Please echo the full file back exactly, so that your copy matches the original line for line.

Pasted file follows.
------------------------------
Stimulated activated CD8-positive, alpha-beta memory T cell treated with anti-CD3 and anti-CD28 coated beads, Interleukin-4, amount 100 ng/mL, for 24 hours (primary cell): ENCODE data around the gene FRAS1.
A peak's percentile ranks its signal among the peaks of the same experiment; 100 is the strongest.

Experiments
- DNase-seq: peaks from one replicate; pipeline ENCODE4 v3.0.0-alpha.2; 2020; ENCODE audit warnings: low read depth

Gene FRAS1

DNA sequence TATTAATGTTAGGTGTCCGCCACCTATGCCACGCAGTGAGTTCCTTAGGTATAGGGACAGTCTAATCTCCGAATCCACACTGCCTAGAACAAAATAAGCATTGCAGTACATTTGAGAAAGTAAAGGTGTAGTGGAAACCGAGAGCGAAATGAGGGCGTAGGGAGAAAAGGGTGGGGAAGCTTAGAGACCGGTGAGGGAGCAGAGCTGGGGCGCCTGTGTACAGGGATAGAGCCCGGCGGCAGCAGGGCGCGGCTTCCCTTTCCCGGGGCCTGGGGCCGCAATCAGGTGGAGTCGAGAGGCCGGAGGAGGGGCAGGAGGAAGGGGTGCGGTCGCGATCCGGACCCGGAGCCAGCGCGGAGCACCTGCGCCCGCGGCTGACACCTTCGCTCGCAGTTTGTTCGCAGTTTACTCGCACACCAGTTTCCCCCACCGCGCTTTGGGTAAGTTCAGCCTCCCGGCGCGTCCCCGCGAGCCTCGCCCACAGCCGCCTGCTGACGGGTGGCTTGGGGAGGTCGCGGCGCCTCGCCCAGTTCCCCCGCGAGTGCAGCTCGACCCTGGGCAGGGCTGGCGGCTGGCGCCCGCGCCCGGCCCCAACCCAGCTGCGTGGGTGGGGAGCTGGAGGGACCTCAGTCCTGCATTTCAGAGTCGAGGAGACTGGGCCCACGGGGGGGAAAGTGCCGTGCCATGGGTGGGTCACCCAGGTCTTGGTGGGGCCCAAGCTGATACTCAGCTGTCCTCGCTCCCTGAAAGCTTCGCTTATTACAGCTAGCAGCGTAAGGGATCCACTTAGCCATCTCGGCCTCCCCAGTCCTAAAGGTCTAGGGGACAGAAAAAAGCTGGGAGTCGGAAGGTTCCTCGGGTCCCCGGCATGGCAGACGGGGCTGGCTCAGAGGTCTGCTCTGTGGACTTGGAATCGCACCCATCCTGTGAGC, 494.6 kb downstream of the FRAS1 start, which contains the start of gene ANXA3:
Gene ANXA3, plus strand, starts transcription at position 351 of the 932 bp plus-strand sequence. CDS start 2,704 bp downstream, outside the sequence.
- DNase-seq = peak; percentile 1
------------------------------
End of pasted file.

Stimulated activated CD8-positive, alpha-beta memory T cell treated with anti-CD3 and anti-CD28 coated beads, Interleukin-4, amount 100 ng/mL, for 24 hours (primary cell): ENCODE data around the gene FRAS1.
A peak's percentile ranks its signal among the peaks of the same experiment; 100 is the strongest.

Experiments
- DNase-seq: peaks from one replicate; pipeline ENCODE4 v3.0.0-alpha.2; 2020; ENCODE audit warnings: low read depth

Gene FRAS1

DNA sequence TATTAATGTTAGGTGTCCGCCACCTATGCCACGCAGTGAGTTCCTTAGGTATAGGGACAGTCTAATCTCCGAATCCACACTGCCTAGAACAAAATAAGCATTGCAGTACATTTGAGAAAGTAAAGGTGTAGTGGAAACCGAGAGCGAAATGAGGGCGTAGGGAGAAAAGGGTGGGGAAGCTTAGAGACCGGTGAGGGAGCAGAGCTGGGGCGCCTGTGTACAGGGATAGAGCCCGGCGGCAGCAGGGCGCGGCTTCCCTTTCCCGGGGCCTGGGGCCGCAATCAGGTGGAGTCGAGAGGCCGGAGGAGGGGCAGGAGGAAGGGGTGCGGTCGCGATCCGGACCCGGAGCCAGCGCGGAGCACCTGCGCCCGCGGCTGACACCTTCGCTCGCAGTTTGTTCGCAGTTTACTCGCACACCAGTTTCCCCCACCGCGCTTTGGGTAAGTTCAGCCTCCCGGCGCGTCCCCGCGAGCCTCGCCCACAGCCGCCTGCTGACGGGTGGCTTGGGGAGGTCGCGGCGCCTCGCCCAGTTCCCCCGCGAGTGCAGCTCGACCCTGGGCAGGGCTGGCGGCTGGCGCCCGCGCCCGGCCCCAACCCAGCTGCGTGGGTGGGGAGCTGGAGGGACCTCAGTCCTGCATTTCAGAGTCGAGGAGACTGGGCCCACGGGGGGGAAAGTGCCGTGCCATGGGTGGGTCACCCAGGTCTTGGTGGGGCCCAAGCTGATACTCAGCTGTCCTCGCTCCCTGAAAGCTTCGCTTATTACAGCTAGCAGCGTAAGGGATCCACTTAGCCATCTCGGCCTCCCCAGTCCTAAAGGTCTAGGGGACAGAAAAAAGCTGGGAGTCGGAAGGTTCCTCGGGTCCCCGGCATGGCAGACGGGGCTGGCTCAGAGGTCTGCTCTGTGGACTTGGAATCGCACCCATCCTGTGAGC, 494.6 kb downstream of the FRAS1 start, which contains the start of gene ANXA3:
Gene ANXA3, plus strand, starts transcription at position 351 of the 932 bp plus-strand sequence. CDS start 2,704 bp downstream, outside the sequence.
- DNase-seq = peak; percentile 1